p_{0} → P_{0} → [FT] |
---|
For each z point: |
P_{0} → P_{1} → [rotation kernel] |
P_{1} → p_{1}(z) → [IFT] |
Compute βp_{1}^{2} → [βp_{1}^{2} kernel] βp_{1}^{2} → F (βp_{1}^{2}) → [FT] Rotate F (βp_{1}^{2}) → [rotation kernel] |
Compute integral I → [integral kernel] |
I → P_{2} → [rotation kernel] |
P_{2} → p_{2}(z) → [IFT] |
4. Results
4.1 Speed increment
Description of the two CPUs and GPUs used
Machine 1 | Machine 2 | ||
---|---|---|---|
CPU | Processor name | Intel Core2 Duo T9400 | Intel Xeon E5220 |
Speed | 2.53 GHz | 2.27 GHz | |
Memory | 3.48 GB | 5.9 GB | |
GPU | Name | Quadro NVS 160M | GTX 285 |
Global memory | 256 MB | 1024 MB | |
Number of multiprocessors | 1 | 30 | |
Number of cores | 8 | 240 |
Regarding the computation time, it can be noted that an increase of a factor 30 in the number of GPU cores leads to a relatively weak performance gain. However, the processing times on the Quadro NVS and on the GTX GPU are 360 and 47 ms, respectively, for a working 2D + t volume of dimension 128 × 64 × 256. Those times also consider the memory transfer time since it is not possible to allocate directly on the GPU the whole 3D + t volume. Indeed, the working volume is composed approximately of two million voxels. Adding a dimension in the z-direction, for example 50 points, leads to a 3D + t volume containing more than 100 million voxels. This amount of data has to be considered both for the fundamental and the second-harmonic components. Then, after each z step, the computed working 2D + t volume has to be saved on the CPU memory. These memory transfers are time consuming and limit the performance of the proposed method. On both the GPUs, the total memory transfers take around 27 ms, meaning that the performance of the GTX GPU, considering only the execution time is 16.5 better than the Quadro NVS board.
4.2 Resulting fields
5. Discussion and conclusions
Currently available ultrasound simulators, such as FieldII [23], present two weak points: they consider linear propagation only and they need a long time to conduct the simulation. The GPU implementation of the GASM aims at solving both problems. The implementation of the GASM on a GPU significantly decreases the computation time for the fundamental and second harmonic components of an ultrasound field. The GPU is particularly suitable for the GASM because it uses the FFT library designed for parallel computation as well as the kernel that makes calculations voxel by voxel in a 3D image. The final increase in speed measured on a laptop graphics card (Quadro NVS 160 M) is 3.5. On a more recent and efficient GPU, the speed is 13.6 times faster. The algorithm proposed here could also be extended to higher-order harmonics (third, fourth, etc.) as only one kernel is needed to compute the propagation of each harmonic [24]. However, it has been highlighted that the time devoted to the memory transfers from the GPU to the CPU is not negligible and that increasing the GPU computational power is not sufficient to further decrease the computation time. The number of memory transfers could be decreased using GPUs with larger memory, as now featured even in some notebooks.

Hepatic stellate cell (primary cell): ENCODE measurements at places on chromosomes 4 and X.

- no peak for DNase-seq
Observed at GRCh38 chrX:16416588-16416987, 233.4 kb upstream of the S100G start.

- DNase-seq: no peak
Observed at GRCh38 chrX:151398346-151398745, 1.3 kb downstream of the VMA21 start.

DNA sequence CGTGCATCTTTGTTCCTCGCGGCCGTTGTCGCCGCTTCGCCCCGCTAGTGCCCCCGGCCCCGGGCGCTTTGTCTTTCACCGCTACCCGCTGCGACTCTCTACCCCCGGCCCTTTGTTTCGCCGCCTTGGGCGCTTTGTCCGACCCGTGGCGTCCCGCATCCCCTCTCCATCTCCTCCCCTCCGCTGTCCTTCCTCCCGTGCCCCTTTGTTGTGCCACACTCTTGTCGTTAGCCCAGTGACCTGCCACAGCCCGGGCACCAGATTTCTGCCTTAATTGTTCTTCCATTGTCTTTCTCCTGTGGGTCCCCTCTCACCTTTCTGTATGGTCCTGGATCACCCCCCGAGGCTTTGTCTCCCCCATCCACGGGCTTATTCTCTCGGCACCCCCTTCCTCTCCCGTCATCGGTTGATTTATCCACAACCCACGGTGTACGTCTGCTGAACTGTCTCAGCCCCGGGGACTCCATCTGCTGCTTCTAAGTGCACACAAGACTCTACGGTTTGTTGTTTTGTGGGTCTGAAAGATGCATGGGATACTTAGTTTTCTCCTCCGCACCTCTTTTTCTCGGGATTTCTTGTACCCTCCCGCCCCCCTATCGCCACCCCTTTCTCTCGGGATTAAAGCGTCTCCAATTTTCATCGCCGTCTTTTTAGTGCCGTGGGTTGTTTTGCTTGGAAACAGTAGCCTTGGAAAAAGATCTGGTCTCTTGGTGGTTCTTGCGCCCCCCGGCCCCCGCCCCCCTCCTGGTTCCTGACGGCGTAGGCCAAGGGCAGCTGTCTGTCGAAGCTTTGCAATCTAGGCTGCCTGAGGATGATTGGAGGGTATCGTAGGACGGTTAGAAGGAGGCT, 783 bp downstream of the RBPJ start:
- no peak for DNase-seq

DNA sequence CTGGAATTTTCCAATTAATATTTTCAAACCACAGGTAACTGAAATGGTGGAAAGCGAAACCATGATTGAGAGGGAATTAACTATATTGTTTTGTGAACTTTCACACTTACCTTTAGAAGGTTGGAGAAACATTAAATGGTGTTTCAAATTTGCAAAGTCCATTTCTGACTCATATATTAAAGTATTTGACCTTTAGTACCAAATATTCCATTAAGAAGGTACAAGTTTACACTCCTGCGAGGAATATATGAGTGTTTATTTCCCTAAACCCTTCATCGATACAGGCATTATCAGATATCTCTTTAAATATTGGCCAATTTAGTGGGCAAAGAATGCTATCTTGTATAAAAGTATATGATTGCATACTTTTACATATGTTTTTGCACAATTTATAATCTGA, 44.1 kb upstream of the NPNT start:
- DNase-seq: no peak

The use of GPUs for fast ultrasound simulation is indeed promising and paves the way for the investigation of new applications. For example, the so far prohibitively long parameter sweep that is needed for optimization purposes becomes possible. Pasovic et al. [25] have recently discussed the advantages of limiting the level of second harmonics created during nonlinear propagation. In this technique, an optimal limitation can be achieved through a specific probe excitation, provided the amount of second harmonic that must be compensated is previously quantified. A fast calculation of the second harmonic component, as is possible with the GPUs, reveals the possibility of adapting the second harmonic reduction during clinical exams. Indeed, in these cases, the probe or the medium movements decrease the resulting reduction. If quick simulations are possible, the optimization of the second harmonic reduction can be conducted concurrently with the exam in order to adapt the reduction in real time.
One known limitation of the GASM concerns the simulation bandwidth. For example, it is surely not adequate for the needs of cMUT transducers [26], a new ultrasound transducer technology that works with high-wideband signals. One possibility would be dividing the initial frequency band into multiple sub-bands and running the GASM over each of them. Of course, one should check whether the total simulation time becomes comparable to that of finite difference methods.
The GPU programming of the GASM shows a very promising opportunity in time reduction simulation in ultrasound. The GASM is the first method in ultrasound that has been tested on a GPU and the results obtained show several opportunities for future simulation tools and applications.
Declarations
Acknowledgements
Special thanks are extended to ANR-07 TecSan-015-01 MONITHER for financial support. FVwas financially supported by the Franco-Italian University with a VINCI and a Gallilée grant and by the Rhone-Alpes region with an Explora'Doc grant.
Authors’ Affiliations
References
- Averkiou MA, Roundhill DN, Powers JE: A new imaging technique based on the nonlinear properties of tissues. IEEE Ultrasonics Symposium 1997, 2: 1561-1566.Google Scholar